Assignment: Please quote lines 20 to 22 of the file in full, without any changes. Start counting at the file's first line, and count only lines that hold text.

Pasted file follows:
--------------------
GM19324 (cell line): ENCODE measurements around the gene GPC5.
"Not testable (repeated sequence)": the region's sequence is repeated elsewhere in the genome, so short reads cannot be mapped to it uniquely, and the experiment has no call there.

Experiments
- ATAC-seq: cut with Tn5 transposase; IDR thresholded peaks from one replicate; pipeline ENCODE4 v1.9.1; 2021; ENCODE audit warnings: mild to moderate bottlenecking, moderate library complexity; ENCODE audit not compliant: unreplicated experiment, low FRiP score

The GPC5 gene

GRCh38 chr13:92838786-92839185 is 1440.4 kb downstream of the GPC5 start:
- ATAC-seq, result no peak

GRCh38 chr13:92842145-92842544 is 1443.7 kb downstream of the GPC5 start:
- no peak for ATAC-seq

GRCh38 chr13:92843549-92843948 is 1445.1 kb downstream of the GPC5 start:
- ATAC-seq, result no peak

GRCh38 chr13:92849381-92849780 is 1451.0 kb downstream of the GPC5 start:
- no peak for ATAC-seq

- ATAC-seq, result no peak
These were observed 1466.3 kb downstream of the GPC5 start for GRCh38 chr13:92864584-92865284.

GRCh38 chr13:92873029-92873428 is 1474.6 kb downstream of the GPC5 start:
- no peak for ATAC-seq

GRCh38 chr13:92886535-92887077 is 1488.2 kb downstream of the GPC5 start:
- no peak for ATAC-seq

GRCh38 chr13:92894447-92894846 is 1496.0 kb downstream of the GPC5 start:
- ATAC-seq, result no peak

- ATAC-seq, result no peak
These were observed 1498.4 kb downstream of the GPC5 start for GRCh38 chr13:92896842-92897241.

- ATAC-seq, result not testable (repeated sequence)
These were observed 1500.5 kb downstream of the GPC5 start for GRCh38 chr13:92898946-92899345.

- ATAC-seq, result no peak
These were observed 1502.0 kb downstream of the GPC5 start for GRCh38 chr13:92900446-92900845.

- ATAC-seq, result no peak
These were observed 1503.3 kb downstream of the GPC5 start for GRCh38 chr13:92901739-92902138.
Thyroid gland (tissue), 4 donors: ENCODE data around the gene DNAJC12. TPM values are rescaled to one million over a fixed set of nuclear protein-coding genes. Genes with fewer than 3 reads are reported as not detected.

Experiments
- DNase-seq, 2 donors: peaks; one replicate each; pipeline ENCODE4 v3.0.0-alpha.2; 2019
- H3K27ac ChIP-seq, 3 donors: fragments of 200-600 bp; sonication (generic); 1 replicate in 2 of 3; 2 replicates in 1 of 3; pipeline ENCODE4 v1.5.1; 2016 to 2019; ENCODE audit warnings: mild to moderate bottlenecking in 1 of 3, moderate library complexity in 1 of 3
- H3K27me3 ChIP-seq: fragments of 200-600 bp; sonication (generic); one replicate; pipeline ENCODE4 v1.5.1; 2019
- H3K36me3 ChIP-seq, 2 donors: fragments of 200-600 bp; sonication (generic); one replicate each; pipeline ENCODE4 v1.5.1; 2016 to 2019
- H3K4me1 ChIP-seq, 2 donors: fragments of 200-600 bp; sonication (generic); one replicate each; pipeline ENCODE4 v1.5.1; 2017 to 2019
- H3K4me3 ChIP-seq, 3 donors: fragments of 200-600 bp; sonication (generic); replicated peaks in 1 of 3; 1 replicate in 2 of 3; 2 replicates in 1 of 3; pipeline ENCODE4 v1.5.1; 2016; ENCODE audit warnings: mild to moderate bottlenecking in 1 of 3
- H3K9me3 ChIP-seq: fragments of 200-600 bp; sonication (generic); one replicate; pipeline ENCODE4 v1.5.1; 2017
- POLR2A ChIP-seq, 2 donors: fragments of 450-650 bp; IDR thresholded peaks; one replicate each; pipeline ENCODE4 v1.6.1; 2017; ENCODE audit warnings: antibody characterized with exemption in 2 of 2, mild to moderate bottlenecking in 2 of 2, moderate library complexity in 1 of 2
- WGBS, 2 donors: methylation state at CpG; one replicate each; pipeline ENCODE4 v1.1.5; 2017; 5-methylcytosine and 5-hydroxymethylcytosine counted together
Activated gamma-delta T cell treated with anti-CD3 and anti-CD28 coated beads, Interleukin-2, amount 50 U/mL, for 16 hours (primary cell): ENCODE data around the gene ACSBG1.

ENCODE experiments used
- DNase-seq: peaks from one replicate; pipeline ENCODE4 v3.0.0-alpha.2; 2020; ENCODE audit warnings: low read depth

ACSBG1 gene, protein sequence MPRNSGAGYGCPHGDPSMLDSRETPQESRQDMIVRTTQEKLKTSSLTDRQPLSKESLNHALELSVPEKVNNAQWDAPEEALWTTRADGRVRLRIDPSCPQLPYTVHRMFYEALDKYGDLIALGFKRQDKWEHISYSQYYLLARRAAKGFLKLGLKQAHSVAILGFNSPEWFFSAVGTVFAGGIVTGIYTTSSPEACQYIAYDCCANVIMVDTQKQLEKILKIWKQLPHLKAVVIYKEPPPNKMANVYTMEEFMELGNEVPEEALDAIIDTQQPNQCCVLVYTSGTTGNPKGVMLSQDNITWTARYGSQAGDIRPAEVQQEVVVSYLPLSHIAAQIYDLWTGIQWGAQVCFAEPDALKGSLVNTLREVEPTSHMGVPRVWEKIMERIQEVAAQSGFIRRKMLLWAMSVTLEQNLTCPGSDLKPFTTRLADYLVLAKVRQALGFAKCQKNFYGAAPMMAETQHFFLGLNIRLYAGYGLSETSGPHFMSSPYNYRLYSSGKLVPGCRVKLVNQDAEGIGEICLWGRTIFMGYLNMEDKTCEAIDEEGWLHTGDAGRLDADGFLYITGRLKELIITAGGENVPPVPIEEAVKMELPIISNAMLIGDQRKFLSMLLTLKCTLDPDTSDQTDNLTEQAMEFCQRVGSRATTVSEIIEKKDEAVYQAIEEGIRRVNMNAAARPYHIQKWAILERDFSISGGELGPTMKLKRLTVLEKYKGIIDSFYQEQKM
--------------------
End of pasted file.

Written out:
GRCh38 chr13:92894447-92894846 is 1496.0 kb downstream of the GPC5 start:
- ATAC-seq, result no peak

- ATAC-seq, result no peak